When I was pregnant with our daughter, I took prenatal yoga with the renowned Gurmukh Kaur Khalsa. Gurmukh’s wisdom encircled and empowered me through my pregnancy, and nourished me through the tender postpartum period — inviting us to engage an ancient wisdom prescription: cocoon at home for forty days.
We closed each class by singing a Kundalini farewell blessing (originally lyrics from an Incredible String Band song):
May the longtime sun shine upon you,
all love surround you,
and the pure light within you
guide your way on.
Isn’t this perhaps the highest aspiration we can hold as parents — to nourish, protect and support that pure light within our children, as it guides them on their singular life paths? Call that light what you will: spirit, soul, singular personality and temperament, unique intelligences. It is indeed all of these things plus infinite others that weave the human mystery.
Gurmukh also taught me the concept of The Forty Days. For many reasons, including the immature development of his brain and the fact that the energy field of his body is not yet fully formed and intact, a newborn is extremely sensitive to incoming energies and sensations — especially sound and touch.
I love how the late poet John O’Donohue described babies as “fresh from the eternal.” Partly to protect the integrity of their newly arrived babies, cultures around the world have postpartum rituals with a common theme: a new baby remains sheltered at home, with just family around her, for forty days. This is equivalent to the six weeks that pediatricians once routinely prescribed as the length of time to wait before exposing the new baby to the wider world. (Any trip to the mall, where you’re sure to see a few brand new humans being toted around, is enough to show you how outmoded that prescription is!)
Postpartum Wisdom Meets Neuroscience
I see the practice of The Forty Days as intimately related to a child’s “pure light within”: It is one of the first ways in which parents can concretely demonstrate active love of their baby, safeguarding for him a gentle landing into this world, so all that makes him uniquely him can remain unadulterated, strong, and pure.
In case it sounds a little airy-fairy, this concept fully lines up with the latest science of brain development: a steady diet of too many incoming sensations — like one would encounter, say, at the mall! — can overwhelm immature brain systems and may contribute to later disorders. The rates of sensory processing disorders — complex, under-researched neurological conditions in which children’s brains can’t adequately integrate (make coherent, meaningful sense of) sensory stimuli such as touch, sound, or movement — appear to be skyrocketing, joining the epidemic of ADD and ADHD.
Postpartum Wisdom is Countercultural
The Forty Days practice tends to clash with our culture’s “have a baby but don’t miss a beat” mentality: I am woman, see me birth…and then plan a party and land that important client.
Yes, slowing down during the early weeks and months can be a challenge in this speedy world — particularly for the woman who is intelligent, capable and used to “doing.” This is especially true if she had a great birth: she feels on top of the world and may have the tendency to perform, to organize, to accomplish.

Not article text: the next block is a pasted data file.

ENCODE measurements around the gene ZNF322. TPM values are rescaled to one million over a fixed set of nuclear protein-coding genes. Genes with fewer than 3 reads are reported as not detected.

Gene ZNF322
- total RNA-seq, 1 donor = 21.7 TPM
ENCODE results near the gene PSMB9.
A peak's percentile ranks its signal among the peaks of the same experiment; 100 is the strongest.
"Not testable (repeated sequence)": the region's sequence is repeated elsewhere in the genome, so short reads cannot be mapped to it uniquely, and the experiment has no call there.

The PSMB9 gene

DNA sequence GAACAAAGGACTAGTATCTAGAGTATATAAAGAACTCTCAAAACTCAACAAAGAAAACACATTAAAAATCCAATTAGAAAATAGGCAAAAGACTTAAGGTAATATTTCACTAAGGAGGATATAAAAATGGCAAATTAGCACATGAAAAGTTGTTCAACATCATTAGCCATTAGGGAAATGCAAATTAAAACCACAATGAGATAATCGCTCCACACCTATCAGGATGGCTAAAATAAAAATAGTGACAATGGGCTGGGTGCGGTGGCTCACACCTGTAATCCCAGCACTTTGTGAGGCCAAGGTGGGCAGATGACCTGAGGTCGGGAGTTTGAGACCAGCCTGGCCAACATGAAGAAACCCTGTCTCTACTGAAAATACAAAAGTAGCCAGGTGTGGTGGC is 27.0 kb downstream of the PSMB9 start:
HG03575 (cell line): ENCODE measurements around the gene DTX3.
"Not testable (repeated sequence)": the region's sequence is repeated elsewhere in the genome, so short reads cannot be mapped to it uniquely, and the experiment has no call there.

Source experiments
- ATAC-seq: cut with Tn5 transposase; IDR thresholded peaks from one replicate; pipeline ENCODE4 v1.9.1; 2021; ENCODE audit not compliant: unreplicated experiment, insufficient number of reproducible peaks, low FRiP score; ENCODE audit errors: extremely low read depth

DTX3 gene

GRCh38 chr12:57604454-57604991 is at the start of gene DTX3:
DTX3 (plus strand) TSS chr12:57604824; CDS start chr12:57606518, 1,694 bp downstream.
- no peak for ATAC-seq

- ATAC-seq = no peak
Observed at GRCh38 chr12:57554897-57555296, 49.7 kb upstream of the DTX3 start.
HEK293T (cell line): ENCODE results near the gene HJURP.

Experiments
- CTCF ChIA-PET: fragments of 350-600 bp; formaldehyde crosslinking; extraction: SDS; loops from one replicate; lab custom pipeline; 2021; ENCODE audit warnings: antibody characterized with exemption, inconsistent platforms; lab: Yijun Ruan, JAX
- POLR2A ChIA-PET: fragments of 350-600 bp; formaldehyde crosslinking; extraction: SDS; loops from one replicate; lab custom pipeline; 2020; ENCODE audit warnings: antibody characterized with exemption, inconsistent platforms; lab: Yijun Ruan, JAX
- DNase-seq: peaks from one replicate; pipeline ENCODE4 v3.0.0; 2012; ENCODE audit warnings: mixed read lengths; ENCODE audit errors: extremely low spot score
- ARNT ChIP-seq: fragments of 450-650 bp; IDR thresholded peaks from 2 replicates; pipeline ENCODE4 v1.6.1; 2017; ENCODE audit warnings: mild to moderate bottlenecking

But here’s a central piece of the transformation process: when a mother chooses instead to enter a primarily receptive mode during this time…to freefall into the hazy, uncharted territory of her baby’s subtle (and sometimes not so subtle) signals and rhythms…to slip into Nature’s intended entrainment with his breathing, his moods, his sleep…to let his soul imprint itself upon hers…she casts a shimmering net of secure connectedness far into the future of her relationship with that child, and his relationship with Life.
Another obstacle is the sense of imprisonment some women experience within the breastfeeding relationship. True, the seemingly incessant demands by an infant for mother’s milk can sometimes feel like a kind of assault. Our sleep suffers, our capacity to function normally suffers, our ability to accomplish even the most basic tasks suffers. This is when we have the opportunity to develop what people seek at the feet of spiritual masters: the power to respond to what Life is asking of us, in this moment, right now. Presence. Poet Andrea Potos sums it up in this poem:
Instructions for the New Mother
Give up your calendar and clock,
start flowing with milk time.
Hunt for the frayed scraps
and threads of your fears.
Wrap your child’s cries around
the skein of your days.
Stop racing to meet your familiar ways —
will always beat you.
Lower that small fist of resistance
still struggling to rise within you — start now —
unclench your life.
Think of the animal kingdom, of which we’re a part: mothers won’t let you near their new babies! A tenderly protected, connected postpartum time brings countless blessings, all of them related to the unfolding of peace, joy and multiple intelligences in both baby and mother. Not only is it a potent preventative for postpartum depression,[i] it can also bring about deep healing within the mother, infusing the baby she once was — who may have suffered hurts, losses, her own newborn separation — with more ease and harmony.
Do less, buy less — just be, more. Depending upon your own experience of babyhood, and whether someone was able to “just be” with you, this might be an incomprehensible concept, maybe even a little bit terrifying. It was for me. But babies and children are our Zen masters, inviting us daily to our own renewal — and with it, their most vibrant flourishing as peacemakers.
Enjoy Some Moments with Gurmukh
[i] Kendall-Tackett, Kathleen. “Nighttime Breastfeeding and Maternal Mental Health.” In Science & Sensibility: Lamaze International, 2010. When co-sleeping caught on in America in the 1970s, the rates of postpartum depression dropped dramatically within those groups practicing it.